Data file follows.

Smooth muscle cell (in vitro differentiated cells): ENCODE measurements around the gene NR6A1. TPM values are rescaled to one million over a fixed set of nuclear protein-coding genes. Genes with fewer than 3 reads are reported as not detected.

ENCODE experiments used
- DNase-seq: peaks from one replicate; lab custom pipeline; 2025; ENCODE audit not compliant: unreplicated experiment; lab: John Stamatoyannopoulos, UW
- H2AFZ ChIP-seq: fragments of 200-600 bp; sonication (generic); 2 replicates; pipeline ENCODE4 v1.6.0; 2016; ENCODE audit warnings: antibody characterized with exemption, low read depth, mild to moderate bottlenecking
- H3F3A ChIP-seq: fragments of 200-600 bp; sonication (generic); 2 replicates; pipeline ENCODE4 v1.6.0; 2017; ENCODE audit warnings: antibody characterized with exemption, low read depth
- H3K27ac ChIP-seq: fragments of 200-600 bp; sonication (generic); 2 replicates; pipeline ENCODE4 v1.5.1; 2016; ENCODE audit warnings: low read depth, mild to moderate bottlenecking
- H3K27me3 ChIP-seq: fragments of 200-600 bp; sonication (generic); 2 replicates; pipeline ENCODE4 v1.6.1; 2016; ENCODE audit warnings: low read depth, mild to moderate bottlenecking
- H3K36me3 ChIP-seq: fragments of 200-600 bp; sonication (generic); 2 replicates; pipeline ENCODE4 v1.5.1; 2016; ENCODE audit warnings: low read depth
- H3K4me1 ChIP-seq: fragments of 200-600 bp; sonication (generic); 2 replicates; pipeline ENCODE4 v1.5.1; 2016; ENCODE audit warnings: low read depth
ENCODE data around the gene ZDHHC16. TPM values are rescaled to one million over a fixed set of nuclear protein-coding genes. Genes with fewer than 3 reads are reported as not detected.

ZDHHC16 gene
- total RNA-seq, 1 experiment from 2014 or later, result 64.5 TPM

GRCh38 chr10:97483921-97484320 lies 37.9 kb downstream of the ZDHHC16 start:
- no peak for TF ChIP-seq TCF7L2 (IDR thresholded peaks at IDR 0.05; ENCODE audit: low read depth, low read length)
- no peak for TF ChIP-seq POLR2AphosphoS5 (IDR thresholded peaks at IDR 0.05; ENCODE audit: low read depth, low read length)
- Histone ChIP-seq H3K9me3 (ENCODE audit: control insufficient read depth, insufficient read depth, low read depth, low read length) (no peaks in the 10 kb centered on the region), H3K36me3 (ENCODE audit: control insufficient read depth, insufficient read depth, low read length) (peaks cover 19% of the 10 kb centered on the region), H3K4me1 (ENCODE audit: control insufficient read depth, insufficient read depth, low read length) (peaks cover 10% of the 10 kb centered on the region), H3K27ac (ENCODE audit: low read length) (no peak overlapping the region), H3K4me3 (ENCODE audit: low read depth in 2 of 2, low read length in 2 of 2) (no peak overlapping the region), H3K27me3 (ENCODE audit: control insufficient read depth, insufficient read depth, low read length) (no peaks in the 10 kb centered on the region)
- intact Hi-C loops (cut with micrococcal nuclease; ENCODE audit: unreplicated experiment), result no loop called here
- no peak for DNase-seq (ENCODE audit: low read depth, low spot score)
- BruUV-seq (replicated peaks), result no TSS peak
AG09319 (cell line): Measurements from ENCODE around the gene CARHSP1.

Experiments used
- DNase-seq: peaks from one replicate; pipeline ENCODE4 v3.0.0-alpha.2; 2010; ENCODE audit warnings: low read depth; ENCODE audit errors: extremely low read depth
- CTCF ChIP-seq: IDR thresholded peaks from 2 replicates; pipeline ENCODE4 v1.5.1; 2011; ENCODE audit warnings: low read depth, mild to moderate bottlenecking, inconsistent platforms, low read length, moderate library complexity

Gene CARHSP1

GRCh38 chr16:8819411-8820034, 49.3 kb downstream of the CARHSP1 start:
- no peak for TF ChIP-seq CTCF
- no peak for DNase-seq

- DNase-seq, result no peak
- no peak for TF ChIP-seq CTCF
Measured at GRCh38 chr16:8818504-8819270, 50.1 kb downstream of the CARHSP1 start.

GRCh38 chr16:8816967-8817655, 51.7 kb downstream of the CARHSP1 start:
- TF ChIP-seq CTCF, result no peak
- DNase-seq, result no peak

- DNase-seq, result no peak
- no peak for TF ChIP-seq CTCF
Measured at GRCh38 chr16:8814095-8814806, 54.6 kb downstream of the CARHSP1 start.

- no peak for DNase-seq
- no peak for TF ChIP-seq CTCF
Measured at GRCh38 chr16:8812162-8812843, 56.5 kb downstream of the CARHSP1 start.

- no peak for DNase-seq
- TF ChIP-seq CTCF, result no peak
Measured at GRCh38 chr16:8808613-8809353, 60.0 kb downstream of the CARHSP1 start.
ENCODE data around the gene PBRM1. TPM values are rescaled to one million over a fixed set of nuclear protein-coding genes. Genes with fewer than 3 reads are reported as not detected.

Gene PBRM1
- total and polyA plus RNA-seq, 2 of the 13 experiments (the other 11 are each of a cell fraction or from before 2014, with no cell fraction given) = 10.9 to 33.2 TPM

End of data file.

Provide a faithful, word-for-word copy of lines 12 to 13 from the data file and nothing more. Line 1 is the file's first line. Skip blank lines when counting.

- total RNA-seq, 1 experiment from 2014 or later, result 64.5 TPM

GRCh38 chr10:97483921-97484320 lies 37.9 kb downstream of the ZDHHC16 start: